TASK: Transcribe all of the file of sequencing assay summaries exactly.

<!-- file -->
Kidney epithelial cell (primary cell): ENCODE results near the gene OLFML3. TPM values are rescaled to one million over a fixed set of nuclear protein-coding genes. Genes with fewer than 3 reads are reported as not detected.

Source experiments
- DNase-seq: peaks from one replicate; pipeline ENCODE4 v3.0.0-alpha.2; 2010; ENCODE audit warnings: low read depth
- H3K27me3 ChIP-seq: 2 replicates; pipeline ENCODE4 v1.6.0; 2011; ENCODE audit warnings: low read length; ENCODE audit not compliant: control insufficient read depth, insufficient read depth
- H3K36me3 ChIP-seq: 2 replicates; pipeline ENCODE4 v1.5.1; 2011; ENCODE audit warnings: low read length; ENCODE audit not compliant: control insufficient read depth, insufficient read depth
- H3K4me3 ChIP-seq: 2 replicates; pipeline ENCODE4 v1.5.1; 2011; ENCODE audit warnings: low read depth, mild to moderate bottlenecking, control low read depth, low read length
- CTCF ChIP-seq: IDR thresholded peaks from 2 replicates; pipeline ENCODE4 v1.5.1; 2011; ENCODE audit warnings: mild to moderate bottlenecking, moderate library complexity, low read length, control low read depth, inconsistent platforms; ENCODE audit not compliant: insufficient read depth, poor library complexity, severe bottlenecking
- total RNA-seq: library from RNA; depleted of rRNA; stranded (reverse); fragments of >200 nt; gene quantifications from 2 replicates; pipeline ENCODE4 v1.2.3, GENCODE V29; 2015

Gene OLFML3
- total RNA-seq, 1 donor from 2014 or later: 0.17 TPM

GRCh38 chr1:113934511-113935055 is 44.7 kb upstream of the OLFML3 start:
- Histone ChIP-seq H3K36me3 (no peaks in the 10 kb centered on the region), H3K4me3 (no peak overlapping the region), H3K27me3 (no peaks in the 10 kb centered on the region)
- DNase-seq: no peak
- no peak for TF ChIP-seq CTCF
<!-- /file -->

Kidney epithelial cell (primary cell): ENCODE results near the gene OLFML3. TPM values are rescaled to one million over a fixed set of nuclear protein-coding genes. Genes with fewer than 3 reads are reported as not detected.

Source experiments
- DNase-seq: peaks from one replicate; pipeline ENCODE4 v3.0.0-alpha.2; 2010; ENCODE audit warnings: low read depth
- H3K27me3 ChIP-seq: 2 replicates; pipeline ENCODE4 v1.6.0; 2011; ENCODE audit warnings: low read length; ENCODE audit not compliant: control insufficient read depth, insufficient read depth
- H3K36me3 ChIP-seq: 2 replicates; pipeline ENCODE4 v1.5.1; 2011; ENCODE audit warnings: low read length; ENCODE audit not compliant: control insufficient read depth, insufficient read depth
- H3K4me3 ChIP-seq: 2 replicates; pipeline ENCODE4 v1.5.1; 2011; ENCODE audit warnings: low read depth, mild to moderate bottlenecking, control low read depth, low read length
- CTCF ChIP-seq: IDR thresholded peaks from 2 replicates; pipeline ENCODE4 v1.5.1; 2011; ENCODE audit warnings: mild to moderate bottlenecking, moderate library complexity, low read length, control low read depth, inconsistent platforms; ENCODE audit not compliant: insufficient read depth, poor library complexity, severe bottlenecking
- total RNA-seq: library from RNA; depleted of rRNA; stranded (reverse); fragments of >200 nt; gene quantifications from 2 replicates; pipeline ENCODE4 v1.2.3, GENCODE V29; 2015

Gene OLFML3
- total RNA-seq, 1 donor from 2014 or later: 0.17 TPM

GRCh38 chr1:113934511-113935055 is 44.7 kb upstream of the OLFML3 start:
- Histone ChIP-seq H3K36me3 (no peaks in the 10 kb centered on the region), H3K4me3 (no peak overlapping the region), H3K27me3 (no peaks in the 10 kb centered on the region)
- DNase-seq: no peak
- no peak for TF ChIP-seq CTCF